Everyone knows the significance of having savings, but building those savings is another matter entirely.
Too often, consumers who want to save feel too burdened by financial obligation or simply have no clue where to begin. After all, a recent study declared that the average American owes $6,375 in credit card debt for a record combined national total of more than $1 trillion. And it’s even worse for student loans, which account for more than $1.5 trillion of Americans’ debt.
For many, the weight of paying off loans can seem too heavy to comfortably set aside money for a dedicated savings account. Still, a stable savings is necessary. Wondering how you can you do it? With proper budgeting and planning, it is possible. Here are a few tips on how to simultaneously accomplish both goals.
Set a strict budget: The only way you can ever pull off the delicate balancing act of loan payments and financial saving is if you first crunch the numbers. Take a close, objective look at your finances and be ruthless with yourself. If you tend to overindulge in dining out or splurging on online shopping, now’s a good time to put an end to (or severely reduce) that behavior. Begin by clearing away everything but your fixed expenses – yes, including loan payments – and slowly add in other variables. Once you do, you may be surprised at the financial flexibility you have right at your fingertips. Just be sure to leave room for your burgeoning savings.
Make saving a priority: Even though you might feel as if saving is the last thing you’re prepared to do, you need to try to integrate it into your lifestyle. Once you establish your household budget, your savings should be included as part of your non-negotiable expenses each month. Paying yourself first ensures that your savings doesn’t get lost in the shuffle amidst what may regularly seem like more important obligations. Sure, paying your bills and loans is essential, but if you’re serious about building a savings, you need to make it an undisputed part of your financial lifestyle. Consider it an investment in your own future. Because that’s exactly what it is.
Start small and automate: So, you’ve built a budget and have committed to saving on a regular basis. The next step is to decide how much you want (or are able) to save each month. You might be tempted to overdo it, but remember that emerging debt-free – especially with a significant savings – isn’t going to happen overnight. It’s the long game you’re playing here. Accordingly, it’s worthwhile to devote even a small amount to your savings, perhaps a percentage of what you find unaccounted for once you trim your variable expenses. Even starting with $100 each month will make a huge difference. Then set up automatic transfers to your savings account so that you don’t have to consider it every month. It’s now an intrinsic part of your financial routine.
Establish a plan of attack: To maximize efficiency, you’ll want to devise a smart way to whittle down your debt, starting with those loans that carry particularly high interest. Whatever you do, be sure to make all your payments on time, including those to your self-imposed savings, and if possible, aim to pay more than the minimum payment amounts for each loan. This will help you begin to chip away at the principal and make the repayment process that much faster. Moreover, any extra cash you acquire over the course of the year could go towards paying off your loans as well. Find a strategy that works for your needs.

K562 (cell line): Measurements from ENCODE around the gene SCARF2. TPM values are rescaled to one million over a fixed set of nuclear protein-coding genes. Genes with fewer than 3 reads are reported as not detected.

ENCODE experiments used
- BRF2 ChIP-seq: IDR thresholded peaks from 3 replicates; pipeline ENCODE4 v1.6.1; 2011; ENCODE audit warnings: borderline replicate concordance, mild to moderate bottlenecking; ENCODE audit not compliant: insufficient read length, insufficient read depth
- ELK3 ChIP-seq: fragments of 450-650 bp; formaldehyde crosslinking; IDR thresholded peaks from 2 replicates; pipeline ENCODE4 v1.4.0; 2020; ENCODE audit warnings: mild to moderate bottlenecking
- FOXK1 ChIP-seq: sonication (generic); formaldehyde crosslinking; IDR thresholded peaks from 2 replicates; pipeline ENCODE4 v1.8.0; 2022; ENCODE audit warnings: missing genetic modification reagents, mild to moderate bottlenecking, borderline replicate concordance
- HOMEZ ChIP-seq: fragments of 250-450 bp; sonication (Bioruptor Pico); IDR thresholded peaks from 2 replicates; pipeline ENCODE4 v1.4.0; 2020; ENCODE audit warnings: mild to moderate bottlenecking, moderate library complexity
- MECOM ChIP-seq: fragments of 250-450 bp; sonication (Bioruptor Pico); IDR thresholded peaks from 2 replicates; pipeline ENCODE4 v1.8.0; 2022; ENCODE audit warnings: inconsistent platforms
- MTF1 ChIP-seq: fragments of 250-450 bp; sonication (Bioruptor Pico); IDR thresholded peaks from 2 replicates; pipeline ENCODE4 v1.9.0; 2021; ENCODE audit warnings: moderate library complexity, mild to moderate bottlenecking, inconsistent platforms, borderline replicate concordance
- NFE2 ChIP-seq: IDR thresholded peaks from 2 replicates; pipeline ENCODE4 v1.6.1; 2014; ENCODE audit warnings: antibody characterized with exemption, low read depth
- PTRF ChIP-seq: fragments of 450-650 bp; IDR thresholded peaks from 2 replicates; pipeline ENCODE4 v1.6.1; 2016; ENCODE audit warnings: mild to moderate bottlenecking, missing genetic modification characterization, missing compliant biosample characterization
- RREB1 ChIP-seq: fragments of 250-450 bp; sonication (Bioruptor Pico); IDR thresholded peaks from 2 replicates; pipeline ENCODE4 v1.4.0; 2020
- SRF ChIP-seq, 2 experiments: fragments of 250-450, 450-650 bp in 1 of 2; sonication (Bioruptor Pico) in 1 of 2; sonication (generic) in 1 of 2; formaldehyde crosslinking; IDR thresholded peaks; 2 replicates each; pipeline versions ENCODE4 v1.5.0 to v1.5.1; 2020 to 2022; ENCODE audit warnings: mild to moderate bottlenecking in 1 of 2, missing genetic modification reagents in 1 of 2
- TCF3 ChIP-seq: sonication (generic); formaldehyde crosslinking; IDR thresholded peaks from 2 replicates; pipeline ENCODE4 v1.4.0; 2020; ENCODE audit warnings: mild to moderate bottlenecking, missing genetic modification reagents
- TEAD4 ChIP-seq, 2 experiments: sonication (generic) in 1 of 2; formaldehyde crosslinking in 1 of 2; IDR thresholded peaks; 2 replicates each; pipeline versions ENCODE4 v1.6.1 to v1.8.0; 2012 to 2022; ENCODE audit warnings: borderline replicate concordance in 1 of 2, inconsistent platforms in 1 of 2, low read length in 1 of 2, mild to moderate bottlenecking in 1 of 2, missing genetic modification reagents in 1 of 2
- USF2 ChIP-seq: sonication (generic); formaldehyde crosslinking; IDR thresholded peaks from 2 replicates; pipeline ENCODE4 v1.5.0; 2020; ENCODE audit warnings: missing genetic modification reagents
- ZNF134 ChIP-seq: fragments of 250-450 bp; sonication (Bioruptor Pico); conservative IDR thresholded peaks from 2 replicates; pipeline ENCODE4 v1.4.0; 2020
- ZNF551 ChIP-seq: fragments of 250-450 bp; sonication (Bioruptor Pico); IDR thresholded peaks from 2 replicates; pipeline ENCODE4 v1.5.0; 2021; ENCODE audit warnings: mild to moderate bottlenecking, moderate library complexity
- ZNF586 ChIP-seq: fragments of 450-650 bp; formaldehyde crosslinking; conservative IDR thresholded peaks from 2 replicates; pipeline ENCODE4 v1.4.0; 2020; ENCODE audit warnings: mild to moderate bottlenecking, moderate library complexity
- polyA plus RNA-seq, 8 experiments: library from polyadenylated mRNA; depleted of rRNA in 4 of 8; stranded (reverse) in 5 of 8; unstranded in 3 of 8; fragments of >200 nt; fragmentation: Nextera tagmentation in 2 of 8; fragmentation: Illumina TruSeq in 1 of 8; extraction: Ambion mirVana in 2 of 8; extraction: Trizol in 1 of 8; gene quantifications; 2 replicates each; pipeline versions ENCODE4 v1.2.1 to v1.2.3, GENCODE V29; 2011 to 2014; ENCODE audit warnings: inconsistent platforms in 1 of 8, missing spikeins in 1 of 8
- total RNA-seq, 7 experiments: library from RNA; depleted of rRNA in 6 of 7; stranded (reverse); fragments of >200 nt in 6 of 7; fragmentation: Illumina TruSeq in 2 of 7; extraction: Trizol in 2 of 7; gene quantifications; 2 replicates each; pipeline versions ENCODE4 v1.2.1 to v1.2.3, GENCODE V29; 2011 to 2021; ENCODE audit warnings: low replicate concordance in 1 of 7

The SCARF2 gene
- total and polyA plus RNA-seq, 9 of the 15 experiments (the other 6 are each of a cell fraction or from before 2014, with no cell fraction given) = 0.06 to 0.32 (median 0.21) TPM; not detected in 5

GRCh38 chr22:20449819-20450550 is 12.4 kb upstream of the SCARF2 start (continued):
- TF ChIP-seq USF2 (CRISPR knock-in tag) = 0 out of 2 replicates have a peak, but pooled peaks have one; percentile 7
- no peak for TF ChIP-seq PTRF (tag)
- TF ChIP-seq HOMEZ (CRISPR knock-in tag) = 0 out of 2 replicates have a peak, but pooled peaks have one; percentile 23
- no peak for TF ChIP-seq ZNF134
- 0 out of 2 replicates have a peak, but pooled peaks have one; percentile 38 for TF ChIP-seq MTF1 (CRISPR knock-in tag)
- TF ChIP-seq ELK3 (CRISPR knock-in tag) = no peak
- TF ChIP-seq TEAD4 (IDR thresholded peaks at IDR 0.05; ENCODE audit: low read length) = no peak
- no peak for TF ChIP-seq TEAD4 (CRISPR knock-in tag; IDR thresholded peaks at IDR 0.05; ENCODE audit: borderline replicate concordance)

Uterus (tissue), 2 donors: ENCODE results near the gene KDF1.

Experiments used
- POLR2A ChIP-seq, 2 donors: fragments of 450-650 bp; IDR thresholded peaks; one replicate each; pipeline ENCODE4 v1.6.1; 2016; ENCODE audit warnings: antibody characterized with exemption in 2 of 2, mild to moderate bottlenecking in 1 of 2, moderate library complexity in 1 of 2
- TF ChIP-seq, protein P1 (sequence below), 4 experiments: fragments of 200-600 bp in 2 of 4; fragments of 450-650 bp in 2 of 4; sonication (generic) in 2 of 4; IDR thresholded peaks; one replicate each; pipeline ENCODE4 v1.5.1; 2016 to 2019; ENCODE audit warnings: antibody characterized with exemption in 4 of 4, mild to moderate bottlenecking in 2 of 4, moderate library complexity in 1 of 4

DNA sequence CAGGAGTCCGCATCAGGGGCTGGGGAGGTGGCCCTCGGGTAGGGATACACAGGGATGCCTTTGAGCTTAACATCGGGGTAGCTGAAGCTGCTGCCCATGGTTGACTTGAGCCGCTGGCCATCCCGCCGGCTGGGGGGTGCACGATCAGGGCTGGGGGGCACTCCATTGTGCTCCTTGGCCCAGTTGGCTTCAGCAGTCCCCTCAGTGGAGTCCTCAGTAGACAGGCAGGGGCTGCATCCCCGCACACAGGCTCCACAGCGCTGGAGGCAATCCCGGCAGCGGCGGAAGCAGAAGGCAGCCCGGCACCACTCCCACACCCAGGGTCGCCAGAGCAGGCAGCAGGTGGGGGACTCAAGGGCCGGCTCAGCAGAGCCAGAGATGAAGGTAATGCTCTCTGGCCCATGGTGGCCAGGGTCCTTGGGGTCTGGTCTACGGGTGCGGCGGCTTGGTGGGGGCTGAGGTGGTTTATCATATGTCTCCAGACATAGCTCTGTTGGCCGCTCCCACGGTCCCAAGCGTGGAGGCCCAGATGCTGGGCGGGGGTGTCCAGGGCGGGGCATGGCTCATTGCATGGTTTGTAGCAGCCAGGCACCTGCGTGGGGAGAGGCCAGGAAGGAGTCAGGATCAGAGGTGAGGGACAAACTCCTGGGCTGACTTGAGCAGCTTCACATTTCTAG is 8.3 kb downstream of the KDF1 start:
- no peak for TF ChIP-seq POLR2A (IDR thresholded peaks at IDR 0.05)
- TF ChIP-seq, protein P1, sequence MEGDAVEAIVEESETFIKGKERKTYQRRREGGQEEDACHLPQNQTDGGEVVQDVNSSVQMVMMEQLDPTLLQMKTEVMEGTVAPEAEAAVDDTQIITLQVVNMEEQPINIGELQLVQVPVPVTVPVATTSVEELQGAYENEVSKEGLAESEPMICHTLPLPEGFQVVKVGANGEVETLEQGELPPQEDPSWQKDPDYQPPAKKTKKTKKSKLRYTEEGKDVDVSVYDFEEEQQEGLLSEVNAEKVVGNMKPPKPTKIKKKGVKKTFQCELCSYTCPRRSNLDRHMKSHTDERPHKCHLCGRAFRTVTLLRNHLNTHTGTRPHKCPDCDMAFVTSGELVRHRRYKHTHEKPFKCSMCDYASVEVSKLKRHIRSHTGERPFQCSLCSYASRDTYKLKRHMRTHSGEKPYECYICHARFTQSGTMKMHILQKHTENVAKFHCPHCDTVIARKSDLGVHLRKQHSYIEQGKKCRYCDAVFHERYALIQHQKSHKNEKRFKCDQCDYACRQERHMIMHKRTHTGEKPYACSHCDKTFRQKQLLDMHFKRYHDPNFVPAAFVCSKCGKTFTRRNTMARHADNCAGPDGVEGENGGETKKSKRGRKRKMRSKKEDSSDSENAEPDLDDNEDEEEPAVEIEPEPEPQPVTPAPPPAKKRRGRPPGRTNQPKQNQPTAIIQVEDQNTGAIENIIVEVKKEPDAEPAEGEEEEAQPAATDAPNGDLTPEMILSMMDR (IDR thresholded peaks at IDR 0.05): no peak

Diversify your savings: Once you delve into the world of savings accounts, you may find yourself overwhelmed with options. For a multitude of reasons, it’s best to diversify your savings. What you want is to maintain some liquidity in your savings – in the event that you do need a little extra cash (but not too much, as this accessibility may undermine your long-term goals.) The bulk of your savings should be in interest-bearing accounts that will make the most of your investment. Likewise, explore whether your employer sponsors any retirement plans, as this too can help expand your ability to save.
Rely on goal-setting: As you dedicate a predetermined amount of your income to savings, you might struggle with sticking to your budget. That’s only natural. All lifestyle changes, especially financial ones, take a toll. But that’s why you need to set goals and find ways to motivate yourself. Setting financial goals such as saving six months’ worth of living expenses is admirable and will be especially effective if you find short-term ways to reward yourself. Whether that’s allowing yourself a luxury purchase when you hit a certain milestone or prioritizing particularly frustrating loans in your repayment cycle is up to you. Just find a way to make the process fun and rewarding.
The Perfect Balance
Although one could make a solid case for prioritizing either loan payments or building your savings, the real solution lies in finding a way to accomplish both simultaneously. Everywhere you look, you’re bound to find a million different takes on how best to achieve this, but we’re confident that our advice presents a broad enough approach to help you at least begin to build a strategy to work down your debt while building your savings up.
Don’t let the opportunity to liberate yourself from debt and prepare yourself for a more stable financial future escape you now.
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